Also, if a table has a special request, or many special requests to their dishes I don't think it's unreasonable to understand that it may take longer to come out of the kitchen. When the cook on grill has to spend extra time and attention to create this made-up steak dish, it may take an extra couple minutes, is that also unreasonable?

Just a couple thoughts on the issue, I find it becoming more and more prevalent not only with my customers, but myself as a customer as well.

From a Chef's standpoint "sauce on side" or no pepper etc is not big deal but I draw the line at requests that are so distracting that they interrupt the rhythm of the line. If I have a spare body or if things are going very well we'll be more than happy to do an oddball request but if I have to pull a guy "out of the zone" to make it happen and I NEED him in that zone I'll say no. Any one who has worked the line knows what I'm talking about. That special place cooks go in their head when they are busy as hell and cranking it out.

Thursday, December 11, 2008

That Time of Year

As usual with this time of year things get a little busy with home and work, so the posts may be fewer and farther between.

Just keep one thing in mind.


Thursday, December 4, 2008

Slicer Study (For You Knife Nuts Out There)

I've been running tuna carpaccio lately so I decided to do a little comparison of knives, blades and blade types when it came to slicing raw tuna. For carpaccio I'm looking for large thin slices about an 1/8 inch so I cut from a whole loin. The idea is to cut "sheets" of tuna. You can see in the title picture how they're used.

I sharpened each knife just prior to the test.

Watanabe 270 Damascus Sujihiki
The blade has a satin finish so it tends to be a bit "sticky". This is also a case where size does matter. I ran out of knife. If this was a 330 it would have done the job nicely. Light comfortable knife to use. Not one of my favorites.

Nenohi Highest Kasumi 270 Kiritsuke
Again I could have used a little more blade, length that is, the wider the blade the more the protein sticks to it and this blade is WIDE. Although it performs wonderfully on smaller "loins".

Mizuno Tanrenjo 390 Special Blue DX Honyaki Yanagi
No shortage of blade here. Length or width. It cuts smoothly and thinly but gets a little grabby and some tuna separates with the back stroke. Other wise it cuts like butter.

Masamoto 360 White steel Hon Kasumi Yanagi
I say it over and over, "my Masamoto kicks ass". It's my favorite slicer. It gets sharp as hell and as you can see here it doesn't grab the protein. It performed the best over all in this test.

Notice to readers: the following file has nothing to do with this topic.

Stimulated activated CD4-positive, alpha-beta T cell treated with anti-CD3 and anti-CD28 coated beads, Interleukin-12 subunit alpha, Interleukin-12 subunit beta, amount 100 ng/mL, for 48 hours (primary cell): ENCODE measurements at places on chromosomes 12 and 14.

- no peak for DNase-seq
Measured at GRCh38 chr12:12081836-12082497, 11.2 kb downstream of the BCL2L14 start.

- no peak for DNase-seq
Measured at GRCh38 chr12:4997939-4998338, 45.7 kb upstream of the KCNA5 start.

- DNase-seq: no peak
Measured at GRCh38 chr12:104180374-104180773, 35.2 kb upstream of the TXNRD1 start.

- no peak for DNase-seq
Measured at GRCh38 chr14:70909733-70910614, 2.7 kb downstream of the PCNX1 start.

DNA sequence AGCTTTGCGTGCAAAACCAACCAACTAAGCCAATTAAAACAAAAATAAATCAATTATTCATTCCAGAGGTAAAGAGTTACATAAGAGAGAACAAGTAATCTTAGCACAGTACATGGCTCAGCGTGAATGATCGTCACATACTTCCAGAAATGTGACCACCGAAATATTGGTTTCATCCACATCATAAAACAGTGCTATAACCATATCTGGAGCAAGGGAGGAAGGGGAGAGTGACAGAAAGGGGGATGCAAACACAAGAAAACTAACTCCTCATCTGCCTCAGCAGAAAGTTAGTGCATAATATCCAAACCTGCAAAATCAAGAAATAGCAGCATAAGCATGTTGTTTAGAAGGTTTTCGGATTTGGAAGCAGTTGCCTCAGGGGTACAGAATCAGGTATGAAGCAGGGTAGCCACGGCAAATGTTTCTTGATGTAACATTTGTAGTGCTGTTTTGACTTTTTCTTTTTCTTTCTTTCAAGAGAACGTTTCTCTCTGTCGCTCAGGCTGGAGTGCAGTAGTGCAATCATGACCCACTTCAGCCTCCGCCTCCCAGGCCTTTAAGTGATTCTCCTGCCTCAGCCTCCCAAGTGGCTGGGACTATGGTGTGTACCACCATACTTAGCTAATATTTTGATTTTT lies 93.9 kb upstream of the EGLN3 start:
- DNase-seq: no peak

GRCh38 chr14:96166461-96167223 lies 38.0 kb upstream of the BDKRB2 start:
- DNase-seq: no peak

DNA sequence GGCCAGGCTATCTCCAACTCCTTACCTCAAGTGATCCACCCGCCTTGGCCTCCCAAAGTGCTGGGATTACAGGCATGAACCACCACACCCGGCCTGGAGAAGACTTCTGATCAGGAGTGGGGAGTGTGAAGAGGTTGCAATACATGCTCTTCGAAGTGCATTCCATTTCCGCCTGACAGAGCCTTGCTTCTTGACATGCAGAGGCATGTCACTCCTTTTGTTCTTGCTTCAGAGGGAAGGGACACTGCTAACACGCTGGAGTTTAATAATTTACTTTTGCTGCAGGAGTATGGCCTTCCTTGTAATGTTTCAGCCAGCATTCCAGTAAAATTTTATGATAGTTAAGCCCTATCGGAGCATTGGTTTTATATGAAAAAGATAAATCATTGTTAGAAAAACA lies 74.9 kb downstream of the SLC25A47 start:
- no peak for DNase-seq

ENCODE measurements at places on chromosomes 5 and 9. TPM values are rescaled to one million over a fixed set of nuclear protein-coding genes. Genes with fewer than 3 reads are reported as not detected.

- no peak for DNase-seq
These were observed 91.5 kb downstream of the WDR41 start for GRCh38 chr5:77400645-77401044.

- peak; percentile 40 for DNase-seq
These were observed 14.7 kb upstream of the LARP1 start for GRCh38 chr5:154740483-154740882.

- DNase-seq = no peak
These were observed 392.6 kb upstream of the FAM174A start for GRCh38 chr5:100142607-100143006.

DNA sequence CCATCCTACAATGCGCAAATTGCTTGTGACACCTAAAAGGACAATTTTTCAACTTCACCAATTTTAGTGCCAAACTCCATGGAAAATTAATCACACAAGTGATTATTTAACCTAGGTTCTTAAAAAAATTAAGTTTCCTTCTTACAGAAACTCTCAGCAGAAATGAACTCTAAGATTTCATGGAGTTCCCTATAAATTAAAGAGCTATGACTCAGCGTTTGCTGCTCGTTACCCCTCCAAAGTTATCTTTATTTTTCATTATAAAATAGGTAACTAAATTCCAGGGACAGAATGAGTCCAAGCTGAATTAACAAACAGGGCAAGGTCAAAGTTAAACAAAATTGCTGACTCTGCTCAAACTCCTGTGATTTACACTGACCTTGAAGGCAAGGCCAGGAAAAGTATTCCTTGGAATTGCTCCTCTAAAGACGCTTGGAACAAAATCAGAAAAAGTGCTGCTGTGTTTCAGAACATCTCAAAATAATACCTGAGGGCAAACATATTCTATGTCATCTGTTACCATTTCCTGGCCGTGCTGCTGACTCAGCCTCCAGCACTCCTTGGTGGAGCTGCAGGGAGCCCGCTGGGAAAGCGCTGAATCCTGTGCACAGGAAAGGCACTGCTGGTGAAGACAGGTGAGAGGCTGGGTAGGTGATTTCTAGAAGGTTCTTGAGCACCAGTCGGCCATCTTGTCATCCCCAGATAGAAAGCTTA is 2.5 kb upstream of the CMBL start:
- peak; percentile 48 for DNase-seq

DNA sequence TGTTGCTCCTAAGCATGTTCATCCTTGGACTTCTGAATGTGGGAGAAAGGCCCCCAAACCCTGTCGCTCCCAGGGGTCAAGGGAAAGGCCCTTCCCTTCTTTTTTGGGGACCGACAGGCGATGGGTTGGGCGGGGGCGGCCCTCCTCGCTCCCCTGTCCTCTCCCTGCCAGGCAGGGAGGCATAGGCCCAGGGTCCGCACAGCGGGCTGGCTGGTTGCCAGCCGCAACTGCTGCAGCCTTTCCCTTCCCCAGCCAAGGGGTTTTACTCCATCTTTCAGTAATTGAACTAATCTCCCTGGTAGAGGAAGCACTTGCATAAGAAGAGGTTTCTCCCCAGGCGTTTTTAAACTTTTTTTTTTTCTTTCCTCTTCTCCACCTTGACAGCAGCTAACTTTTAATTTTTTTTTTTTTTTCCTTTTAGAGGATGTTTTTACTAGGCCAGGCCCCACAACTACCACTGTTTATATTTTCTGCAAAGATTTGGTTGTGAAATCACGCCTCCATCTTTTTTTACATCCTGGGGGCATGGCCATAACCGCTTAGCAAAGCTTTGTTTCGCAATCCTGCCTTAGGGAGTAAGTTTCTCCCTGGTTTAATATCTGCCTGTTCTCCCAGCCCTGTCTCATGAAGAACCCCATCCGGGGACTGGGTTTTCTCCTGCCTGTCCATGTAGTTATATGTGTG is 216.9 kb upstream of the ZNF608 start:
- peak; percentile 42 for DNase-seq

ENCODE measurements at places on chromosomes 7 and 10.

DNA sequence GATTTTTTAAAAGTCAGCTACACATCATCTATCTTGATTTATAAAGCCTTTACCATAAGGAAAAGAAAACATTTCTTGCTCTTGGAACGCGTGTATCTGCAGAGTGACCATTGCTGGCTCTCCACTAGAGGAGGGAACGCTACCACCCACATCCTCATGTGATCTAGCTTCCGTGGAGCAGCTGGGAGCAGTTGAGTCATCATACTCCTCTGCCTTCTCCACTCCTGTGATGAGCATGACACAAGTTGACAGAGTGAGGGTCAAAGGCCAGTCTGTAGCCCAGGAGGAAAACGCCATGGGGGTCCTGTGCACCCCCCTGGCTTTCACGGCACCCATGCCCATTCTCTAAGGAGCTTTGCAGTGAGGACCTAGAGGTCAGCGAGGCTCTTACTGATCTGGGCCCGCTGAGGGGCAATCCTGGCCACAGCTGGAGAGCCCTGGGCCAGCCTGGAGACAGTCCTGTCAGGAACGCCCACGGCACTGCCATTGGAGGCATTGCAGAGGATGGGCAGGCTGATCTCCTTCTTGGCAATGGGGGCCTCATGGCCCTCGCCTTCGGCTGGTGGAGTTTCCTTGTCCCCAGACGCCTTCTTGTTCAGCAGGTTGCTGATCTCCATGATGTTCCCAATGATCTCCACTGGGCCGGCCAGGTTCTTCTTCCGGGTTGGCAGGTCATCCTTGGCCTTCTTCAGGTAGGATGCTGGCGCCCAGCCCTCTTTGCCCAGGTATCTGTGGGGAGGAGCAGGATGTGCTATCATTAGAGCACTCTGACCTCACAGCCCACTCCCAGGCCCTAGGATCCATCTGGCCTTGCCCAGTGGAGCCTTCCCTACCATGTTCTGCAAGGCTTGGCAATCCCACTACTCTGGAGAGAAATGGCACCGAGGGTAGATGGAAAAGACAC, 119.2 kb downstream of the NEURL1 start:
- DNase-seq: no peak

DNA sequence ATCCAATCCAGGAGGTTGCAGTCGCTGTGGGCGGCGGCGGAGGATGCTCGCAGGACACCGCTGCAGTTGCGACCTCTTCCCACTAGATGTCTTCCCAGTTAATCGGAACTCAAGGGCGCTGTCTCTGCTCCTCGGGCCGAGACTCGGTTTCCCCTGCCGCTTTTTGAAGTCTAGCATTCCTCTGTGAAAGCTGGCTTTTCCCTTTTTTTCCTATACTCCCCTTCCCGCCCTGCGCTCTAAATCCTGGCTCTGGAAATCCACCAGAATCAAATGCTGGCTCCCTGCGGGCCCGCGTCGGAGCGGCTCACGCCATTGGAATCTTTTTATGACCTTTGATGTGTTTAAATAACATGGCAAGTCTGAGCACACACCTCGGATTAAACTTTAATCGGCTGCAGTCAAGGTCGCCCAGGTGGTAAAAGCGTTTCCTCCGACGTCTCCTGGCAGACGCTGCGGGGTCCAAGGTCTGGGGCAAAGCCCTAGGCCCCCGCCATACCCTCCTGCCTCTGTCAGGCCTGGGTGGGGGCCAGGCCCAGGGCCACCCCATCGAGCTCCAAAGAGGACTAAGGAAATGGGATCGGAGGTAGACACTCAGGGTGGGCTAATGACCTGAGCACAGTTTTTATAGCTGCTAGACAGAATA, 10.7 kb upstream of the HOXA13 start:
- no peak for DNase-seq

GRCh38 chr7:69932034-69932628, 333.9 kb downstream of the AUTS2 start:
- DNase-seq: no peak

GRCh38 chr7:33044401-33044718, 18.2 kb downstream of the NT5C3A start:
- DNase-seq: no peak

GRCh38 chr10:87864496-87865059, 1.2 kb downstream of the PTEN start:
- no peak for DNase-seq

Wednesday, December 3, 2008

"86" Samurai Salad Man

Our Samurai salad man (aka Blake) has informed us he will be moving on to bigger and better things. He has done the right thing and given proper notice. I thank him for that because I have a sneaky feeling that he will be back.

He's been itching to get behind the line and I think his new position will offer him that. I caution him though, because someone gives you an opportunity it doesn't mean you're ready. It could do more harm than good. Never the less, I fault no one for stepping out and giving it a shot.

Good luck Blake.

In other staffing news:

Justin continues to improve and prove himself valuable. He has been splitting duties between cold kitchen and the line and is doing a great job.

Cacho (my Sous Chef)is still a rock and continues to be the glue that binds this kitchen.

Victor is a serious saute man. That little dude rocks.

Miquel is a happy dishwasher, salad man and 2nd saute. A happy crew is a fast crew.

Lo Lo is doing a great job holding down the fort busting suds.

Jeff, though part time is doing a nice job on saute or in the middle.

Good ole Juan still contributes on the weekend as the "old timer" on salads and desserts.

Friday, November 21, 2008

Wednesday, November 12, 2008

Cook Book Synergy

A tip of the hat to Michael Walsh for facilitating a cookbook discussion on the chef's blogoshere. I'm not an authority but it prompted me to take a snap shot of my cook book shelf. It's grown considerably over the nine years we've been cooking here.

aaahh, just to the point of flaking. Way fresh sable fish aka "black cod", Alaskan spot prawns sauteed with poblano and red pepper, brandy and prawn shell reduction. (yum)

I'm not sure if the onions work. They eat good though.

(I encourage you to click for close-ups)
Find me a prettier salad.

Sunday, November 9, 2008

A Few Plates

Alaskan Spot Prawns with Truffled Beurre Monte
I always cook these in the shell. It enhances the already exquisite flavor and protects the roe packed on the belly. Both of these are loaded.